J. Cole’s ‘N—az Know’: What We Learned On The Brand-New Track

North Carolina spitter uses his flow and wordplay to give fans a glimpse into his real life.

We can expect J. Cole to beat his chest from now until June 18, the day his sophomore LP tBorn Sinner hits retail right alongside Kanye West’s much-anticipated Yeezus. On Thursday night, the Roc Nation MC dropped off “N—az Know,” a new lyric-fest that will more than likely appear on his new album.

More than anything, the Fayetteville, North Carolina spitter uses the song to display his well-timed flow and expert wordplay, but like with just about any Cole song, he sprinkles glimpses into his real life. If you listen close to “N—az Know” you just may learn a thing or two.

Cole Has Love For B.I.G.
Jermaine has gone on record citing Tupac and Nas as two of his favorite MCs, but on “N—az Know,” he starts out by showing great appreciation for the Notorious B.I.G. “Armed and dangerous,” he spits with his opening bars mimicking Biggie’s exact cadence on 1997′s awe-inspiring “Notorious Thugs.”

Even With His Stardom, He Still Had To Pay Off School Loans
Cole moved up to New York City to attend St. John’s University and while it all paid off in the end, for years, the then-rising MC was surely burdened with tuition payments. Cole wasn’t quite able to pay off those bills immediately after he signed to Roc Nation, it took some time. “Five steps like Dru Hill, came home from the first tour/ With bad credit and school bill, middle finger to the bursar,” he cleverly raps.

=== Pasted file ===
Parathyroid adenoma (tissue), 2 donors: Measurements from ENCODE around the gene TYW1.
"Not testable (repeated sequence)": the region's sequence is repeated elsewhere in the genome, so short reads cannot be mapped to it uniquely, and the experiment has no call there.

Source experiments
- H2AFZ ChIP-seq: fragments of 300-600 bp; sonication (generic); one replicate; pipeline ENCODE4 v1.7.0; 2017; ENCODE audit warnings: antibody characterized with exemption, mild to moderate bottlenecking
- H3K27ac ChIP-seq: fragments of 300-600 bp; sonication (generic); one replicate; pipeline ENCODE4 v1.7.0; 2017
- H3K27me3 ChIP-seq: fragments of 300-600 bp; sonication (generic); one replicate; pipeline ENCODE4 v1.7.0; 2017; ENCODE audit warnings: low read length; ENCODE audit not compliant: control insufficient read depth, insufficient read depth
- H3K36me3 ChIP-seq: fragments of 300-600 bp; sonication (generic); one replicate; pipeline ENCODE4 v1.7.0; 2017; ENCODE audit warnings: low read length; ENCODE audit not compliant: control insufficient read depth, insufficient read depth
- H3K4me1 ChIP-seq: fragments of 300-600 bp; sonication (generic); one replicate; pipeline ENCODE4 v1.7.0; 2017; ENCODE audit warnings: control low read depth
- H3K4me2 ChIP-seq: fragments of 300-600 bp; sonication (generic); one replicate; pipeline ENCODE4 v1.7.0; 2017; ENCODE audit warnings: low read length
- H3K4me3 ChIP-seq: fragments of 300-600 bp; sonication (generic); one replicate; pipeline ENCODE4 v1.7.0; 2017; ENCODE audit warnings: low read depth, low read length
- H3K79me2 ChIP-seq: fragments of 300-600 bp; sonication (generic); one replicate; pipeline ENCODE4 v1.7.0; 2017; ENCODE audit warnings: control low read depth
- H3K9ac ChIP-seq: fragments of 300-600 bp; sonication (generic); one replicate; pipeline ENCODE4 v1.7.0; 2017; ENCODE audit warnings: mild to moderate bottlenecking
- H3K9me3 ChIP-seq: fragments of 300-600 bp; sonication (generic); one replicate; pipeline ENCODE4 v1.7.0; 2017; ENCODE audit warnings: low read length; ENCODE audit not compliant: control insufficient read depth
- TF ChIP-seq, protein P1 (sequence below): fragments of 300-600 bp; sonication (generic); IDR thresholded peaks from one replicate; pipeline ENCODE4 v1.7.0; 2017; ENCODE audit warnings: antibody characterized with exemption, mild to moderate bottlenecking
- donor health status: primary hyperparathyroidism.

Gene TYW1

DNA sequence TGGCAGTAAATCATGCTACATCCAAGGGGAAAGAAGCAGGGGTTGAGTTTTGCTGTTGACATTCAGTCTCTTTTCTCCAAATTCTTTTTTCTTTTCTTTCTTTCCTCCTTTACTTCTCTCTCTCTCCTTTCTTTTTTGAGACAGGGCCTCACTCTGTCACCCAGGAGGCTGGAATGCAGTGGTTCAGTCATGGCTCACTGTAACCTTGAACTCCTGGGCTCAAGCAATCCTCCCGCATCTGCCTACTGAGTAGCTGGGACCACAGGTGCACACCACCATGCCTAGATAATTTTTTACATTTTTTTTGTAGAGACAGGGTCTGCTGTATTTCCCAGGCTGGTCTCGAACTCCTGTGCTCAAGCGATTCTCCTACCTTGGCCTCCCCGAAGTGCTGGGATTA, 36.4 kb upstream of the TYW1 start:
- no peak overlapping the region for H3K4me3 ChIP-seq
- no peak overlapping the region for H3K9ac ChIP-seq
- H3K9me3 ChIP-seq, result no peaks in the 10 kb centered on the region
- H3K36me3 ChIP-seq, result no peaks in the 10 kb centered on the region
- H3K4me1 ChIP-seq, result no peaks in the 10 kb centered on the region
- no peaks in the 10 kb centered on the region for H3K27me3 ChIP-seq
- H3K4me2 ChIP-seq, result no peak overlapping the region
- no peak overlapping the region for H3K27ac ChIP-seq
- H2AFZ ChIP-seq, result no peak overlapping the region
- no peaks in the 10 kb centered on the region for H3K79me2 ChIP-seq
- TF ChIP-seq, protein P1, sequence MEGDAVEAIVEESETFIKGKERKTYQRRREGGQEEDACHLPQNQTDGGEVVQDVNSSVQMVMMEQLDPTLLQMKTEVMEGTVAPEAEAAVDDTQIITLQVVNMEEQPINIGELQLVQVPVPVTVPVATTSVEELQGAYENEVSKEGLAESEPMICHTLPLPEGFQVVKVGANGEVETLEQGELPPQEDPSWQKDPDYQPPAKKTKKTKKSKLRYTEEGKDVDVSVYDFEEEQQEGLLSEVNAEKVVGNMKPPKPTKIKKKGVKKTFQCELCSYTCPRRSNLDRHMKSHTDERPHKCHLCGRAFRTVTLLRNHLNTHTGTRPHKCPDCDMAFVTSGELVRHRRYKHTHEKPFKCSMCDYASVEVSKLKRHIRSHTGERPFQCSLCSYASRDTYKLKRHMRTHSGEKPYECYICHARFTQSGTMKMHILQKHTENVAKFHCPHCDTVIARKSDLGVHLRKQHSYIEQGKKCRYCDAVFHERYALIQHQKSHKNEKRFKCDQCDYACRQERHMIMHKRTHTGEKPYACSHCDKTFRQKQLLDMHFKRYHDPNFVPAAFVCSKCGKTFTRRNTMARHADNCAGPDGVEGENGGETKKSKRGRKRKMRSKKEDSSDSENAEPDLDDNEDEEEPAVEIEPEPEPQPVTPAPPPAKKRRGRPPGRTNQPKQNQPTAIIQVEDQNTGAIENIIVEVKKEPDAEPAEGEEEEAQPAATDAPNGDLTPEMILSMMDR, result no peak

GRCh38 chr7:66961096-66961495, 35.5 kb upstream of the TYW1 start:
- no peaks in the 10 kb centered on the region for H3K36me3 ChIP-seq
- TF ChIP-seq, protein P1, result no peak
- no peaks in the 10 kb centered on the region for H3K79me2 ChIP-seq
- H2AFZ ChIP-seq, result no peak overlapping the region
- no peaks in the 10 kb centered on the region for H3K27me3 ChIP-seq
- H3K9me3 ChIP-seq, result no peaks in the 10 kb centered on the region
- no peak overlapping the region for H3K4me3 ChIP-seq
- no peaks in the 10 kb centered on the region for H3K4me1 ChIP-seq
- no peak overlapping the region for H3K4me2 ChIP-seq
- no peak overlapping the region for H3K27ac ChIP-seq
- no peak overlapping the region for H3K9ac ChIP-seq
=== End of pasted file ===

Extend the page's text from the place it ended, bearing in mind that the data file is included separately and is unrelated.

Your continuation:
Cole Has Since Made A Million Off His Flow
Despite his cash-strapped come-up, Cole persevered. His 2011 debut album hit #1 on the Billboard charts in its first week, has since gone gold and spawned a multiplatinum single (“Work Out”). Add his lucrative tours and sold-out shows, and it’s simple to see how Cole ended up in a whole other tax bracket. “Made a mil off the flow, make sure these n—az know,” he raps.

But Who Jacked That Million-Dollar Flow
J. Cole makes a pretty huge accusation: “Stole a n—a flow, I could sue ya n—as/ Better yet put a hot one through y’all n—as.”

Only thing is Cole doesn’t name any names. Venture to guess?

No More Mr. Nice Guy, Hello Mr. Nice Watch
We always knew Jermaine had a thing for fancy timepieces. On his first album he offered up “Mr. Nice Watch” and it looks like on Born Sinner his tastes haven’t changed. On “N—az Know” he shouts out his wrist wear not once, but twice. “Country ass n—a with a Audemar, can’t spell the sh– but I order more,” he raps toward the beginning of the track before latter spitting: “$30 grand and that’s just for the wristwatch/ Hate to brag but backpacker that’s hip-hop.”

Mentally been many places, but I'm Brooklyn's own. Hip-hop gives me life!
@RobMarkman